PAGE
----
• "Mysterious Megaliths: The Standing Stones of Carnac, Brittany," The World & I, October 1998.
  • "Touring with the Sun," The World & I, October 1998.
  • "Introduction to Sacred Geometry," The New Age Retailer (sometime in 1998).
  • "The Labyrinth: Walking a Sacred Path," The Quest, Summer 1998.
  • "Buen Camino: A forty-day walk across northern Spain's ancient pilgrimage route produces transient friendships but lasting memories," The World & I, June 1998.
  • "Walking the Labyrinth: The Wisdom of the Sacred Path," New Age Retailer, May/June 1998.
  • "The Amazing Labyrinth," The World & I, September 1997.
  • "A Journey without End: Reflections on a Pilgrim's Progress," The Quest, Summer 1996.

(While an undergraduate, Elyn published poetry in several college literary magazines at Stanford and at Iowa State University, where she graduated in 1969 with Distinctions and Honors, with a major in English.)


Phil Foust said...

Well, Gary, it would appear that Elyn is one special person. It is not difficult to grasp the reasons that you be enamored of Ms. Aviva.

wayne woodruff said...

I am flabbergasted that such a brilliant, religious lady would deign to marry Gary White, the boy who flunked-out of the CV Methodist church.

Gary White said...

And a "beaten down" 70-year-old to boot!

wayne woodruff said...

Gary, my friend, why are you always wearing that same "dorky" hat in all your pictures.? You have such a beautiful head of hair and you cover it with THAT hat. Men like me, and maybe Roy, would love to share some of your hair, although Roy is not as sparse as I.

wayne woodruff said...

This comment should have gone under Phil Foust's article on True Confessions, but I am not too smart sometimes. I was in love with our third grade teacher, Ms. Smith, as were several other boys in the class. She was beautiful and sweet and the ideal of all young males. One day we were going to have our pictures taken for the class picture and she was busy getting every student to look their best for the class photo. She spent some quality time (for me at least ) trying to tame the nasty cowlick in the front of my hair (that was when I had hair). After she finished, she moved on to someone else. About then, someone in the class, probably Dick Williams, walked by and mussed my hair. When Ms. Smith walked back and saw the hair that she had worked so hard on, she gave me a royal chewing-out in front of the whole class. That was the end of my love affair with Ms. Smith.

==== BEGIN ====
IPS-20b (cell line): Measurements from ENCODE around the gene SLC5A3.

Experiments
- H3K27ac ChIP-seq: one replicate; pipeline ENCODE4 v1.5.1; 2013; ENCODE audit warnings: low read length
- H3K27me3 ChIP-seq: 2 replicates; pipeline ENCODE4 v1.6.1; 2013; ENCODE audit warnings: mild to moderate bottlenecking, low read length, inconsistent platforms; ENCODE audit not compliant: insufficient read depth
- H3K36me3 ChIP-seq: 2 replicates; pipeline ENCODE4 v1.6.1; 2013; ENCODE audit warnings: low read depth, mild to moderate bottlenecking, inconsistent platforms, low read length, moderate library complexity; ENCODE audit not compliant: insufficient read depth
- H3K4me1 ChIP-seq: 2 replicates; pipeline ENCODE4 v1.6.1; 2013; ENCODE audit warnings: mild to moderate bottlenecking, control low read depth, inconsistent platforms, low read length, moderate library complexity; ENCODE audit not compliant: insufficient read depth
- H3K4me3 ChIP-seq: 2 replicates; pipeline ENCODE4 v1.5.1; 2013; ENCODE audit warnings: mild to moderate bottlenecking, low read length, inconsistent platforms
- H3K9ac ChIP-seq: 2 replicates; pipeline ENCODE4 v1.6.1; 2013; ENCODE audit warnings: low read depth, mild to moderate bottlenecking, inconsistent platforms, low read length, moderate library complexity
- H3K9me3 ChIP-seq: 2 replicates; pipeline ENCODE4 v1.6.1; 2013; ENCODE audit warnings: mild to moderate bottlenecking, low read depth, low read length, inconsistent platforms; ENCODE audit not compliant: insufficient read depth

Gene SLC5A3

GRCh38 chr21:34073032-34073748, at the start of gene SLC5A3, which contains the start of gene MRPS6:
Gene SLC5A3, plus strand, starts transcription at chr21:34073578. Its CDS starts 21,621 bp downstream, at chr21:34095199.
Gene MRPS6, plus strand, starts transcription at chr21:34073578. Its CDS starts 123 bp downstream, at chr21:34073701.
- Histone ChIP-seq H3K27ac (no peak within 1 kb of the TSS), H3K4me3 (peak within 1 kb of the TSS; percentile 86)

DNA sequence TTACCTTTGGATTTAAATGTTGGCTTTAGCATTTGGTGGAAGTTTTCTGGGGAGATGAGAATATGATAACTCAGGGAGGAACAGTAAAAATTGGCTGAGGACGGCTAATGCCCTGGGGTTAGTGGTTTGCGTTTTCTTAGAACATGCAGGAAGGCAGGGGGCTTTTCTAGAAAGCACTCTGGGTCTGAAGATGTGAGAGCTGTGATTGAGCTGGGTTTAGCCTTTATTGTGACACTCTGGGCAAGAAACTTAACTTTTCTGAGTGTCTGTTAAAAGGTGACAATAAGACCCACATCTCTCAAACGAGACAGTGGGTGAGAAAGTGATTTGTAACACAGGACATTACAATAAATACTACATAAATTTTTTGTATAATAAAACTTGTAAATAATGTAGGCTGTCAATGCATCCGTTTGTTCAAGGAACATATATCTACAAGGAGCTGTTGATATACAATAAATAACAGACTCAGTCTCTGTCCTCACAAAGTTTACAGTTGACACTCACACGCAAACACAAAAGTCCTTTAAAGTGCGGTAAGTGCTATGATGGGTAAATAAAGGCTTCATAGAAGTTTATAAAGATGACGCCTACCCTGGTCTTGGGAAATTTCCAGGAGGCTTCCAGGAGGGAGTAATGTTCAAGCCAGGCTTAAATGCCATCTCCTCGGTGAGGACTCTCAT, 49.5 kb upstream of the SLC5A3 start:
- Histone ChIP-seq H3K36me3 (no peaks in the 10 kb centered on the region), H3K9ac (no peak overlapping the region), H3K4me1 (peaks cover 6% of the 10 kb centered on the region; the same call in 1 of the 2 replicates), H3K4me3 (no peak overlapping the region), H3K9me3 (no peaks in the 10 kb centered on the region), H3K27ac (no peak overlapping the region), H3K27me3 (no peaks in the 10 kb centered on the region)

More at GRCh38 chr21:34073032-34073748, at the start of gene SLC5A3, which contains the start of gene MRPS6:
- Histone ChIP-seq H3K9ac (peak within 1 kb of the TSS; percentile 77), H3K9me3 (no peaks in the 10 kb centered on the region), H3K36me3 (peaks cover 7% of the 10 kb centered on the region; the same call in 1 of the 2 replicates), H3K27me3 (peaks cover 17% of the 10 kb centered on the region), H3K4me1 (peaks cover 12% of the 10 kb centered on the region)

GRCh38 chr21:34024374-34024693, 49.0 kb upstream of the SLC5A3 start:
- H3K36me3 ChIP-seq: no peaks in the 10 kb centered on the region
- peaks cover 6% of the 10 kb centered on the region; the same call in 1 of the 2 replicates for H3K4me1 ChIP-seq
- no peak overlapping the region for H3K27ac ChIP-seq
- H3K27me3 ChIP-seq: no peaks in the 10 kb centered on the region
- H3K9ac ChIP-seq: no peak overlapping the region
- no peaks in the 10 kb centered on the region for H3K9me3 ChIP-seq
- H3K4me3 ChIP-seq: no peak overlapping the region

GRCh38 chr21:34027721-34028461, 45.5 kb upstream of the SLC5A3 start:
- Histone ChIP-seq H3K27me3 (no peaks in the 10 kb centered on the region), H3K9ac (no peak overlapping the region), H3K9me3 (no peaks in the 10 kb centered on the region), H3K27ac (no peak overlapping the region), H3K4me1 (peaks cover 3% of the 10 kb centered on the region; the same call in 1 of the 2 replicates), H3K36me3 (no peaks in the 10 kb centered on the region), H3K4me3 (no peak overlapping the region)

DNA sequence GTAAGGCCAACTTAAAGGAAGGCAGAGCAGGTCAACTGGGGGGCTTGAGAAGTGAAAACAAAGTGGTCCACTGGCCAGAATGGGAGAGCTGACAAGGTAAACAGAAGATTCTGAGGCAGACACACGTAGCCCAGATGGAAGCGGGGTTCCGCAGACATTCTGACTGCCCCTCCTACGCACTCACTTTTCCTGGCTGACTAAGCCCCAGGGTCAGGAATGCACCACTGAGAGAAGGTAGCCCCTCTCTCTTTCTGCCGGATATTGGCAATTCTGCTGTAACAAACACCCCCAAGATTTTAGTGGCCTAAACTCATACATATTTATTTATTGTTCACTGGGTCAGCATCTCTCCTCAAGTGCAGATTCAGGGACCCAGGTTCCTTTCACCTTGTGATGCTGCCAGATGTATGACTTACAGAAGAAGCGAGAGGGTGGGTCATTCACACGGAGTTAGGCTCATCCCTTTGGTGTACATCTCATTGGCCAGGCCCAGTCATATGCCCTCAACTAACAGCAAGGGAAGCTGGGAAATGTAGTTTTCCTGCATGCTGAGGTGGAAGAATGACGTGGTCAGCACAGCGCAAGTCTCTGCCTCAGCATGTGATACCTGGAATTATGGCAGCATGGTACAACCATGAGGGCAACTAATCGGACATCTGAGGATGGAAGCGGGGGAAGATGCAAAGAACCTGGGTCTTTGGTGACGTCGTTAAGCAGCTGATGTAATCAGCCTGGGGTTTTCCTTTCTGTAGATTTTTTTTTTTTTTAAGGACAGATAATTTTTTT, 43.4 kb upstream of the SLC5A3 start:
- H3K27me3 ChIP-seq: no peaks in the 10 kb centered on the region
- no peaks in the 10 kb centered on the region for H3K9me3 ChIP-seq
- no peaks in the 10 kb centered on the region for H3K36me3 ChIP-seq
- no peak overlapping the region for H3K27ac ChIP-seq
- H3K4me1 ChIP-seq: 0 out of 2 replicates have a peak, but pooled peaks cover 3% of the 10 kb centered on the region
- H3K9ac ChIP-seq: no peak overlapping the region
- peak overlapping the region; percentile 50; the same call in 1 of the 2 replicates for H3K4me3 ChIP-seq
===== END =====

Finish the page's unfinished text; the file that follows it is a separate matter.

Gary White said...

Wayne, I think your latest comment goes right along with the previous one--both about hair. I wear a hat here in Santa Fe because of the sun, but also, I just like wearing it! Having a full head of hair doesn't mean that I have to flaunt it! And just think, when I remove my hat the full head of hair is just that much more dramatic!!

Jay (J.D.) Mills, HP3AK said...

Gary, you lucky devil...;-() It's great that you found someone (above your station) to share your life with! I wish you both many more years of happiness.